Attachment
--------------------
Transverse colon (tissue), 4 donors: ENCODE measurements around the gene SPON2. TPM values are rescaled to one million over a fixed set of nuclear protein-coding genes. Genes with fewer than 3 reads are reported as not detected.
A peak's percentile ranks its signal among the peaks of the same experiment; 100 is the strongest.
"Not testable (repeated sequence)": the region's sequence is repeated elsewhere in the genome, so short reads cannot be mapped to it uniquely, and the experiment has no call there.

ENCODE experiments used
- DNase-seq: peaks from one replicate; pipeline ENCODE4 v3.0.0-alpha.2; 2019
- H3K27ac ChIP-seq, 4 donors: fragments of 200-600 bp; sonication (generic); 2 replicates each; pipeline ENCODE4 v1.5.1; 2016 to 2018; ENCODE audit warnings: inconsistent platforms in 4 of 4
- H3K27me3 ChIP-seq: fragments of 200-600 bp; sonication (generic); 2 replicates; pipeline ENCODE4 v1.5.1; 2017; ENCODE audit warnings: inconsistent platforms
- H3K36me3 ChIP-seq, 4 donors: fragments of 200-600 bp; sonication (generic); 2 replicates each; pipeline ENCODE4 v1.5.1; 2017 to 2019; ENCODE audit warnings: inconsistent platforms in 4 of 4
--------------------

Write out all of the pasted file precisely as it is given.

Transverse colon (tissue), 4 donors: ENCODE measurements around the gene SPON2. TPM values are rescaled to one million over a fixed set of nuclear protein-coding genes. Genes with fewer than 3 reads are reported as not detected.
A peak's percentile ranks its signal among the peaks of the same experiment; 100 is the strongest.
"Not testable (repeated sequence)": the region's sequence is repeated elsewhere in the genome, so short reads cannot be mapped to it uniquely, and the experiment has no call there.

ENCODE experiments used
- DNase-seq: peaks from one replicate; pipeline ENCODE4 v3.0.0-alpha.2; 2019
- H3K27ac ChIP-seq, 4 donors: fragments of 200-600 bp; sonication (generic); 2 replicates each; pipeline ENCODE4 v1.5.1; 2016 to 2018; ENCODE audit warnings: inconsistent platforms in 4 of 4
- H3K27me3 ChIP-seq: fragments of 200-600 bp; sonication (generic); 2 replicates; pipeline ENCODE4 v1.5.1; 2017; ENCODE audit warnings: inconsistent platforms
- H3K36me3 ChIP-seq, 4 donors: fragments of 200-600 bp; sonication (generic); 2 replicates each; pipeline ENCODE4 v1.5.1; 2017 to 2019; ENCODE audit warnings: inconsistent platforms in 4 of 4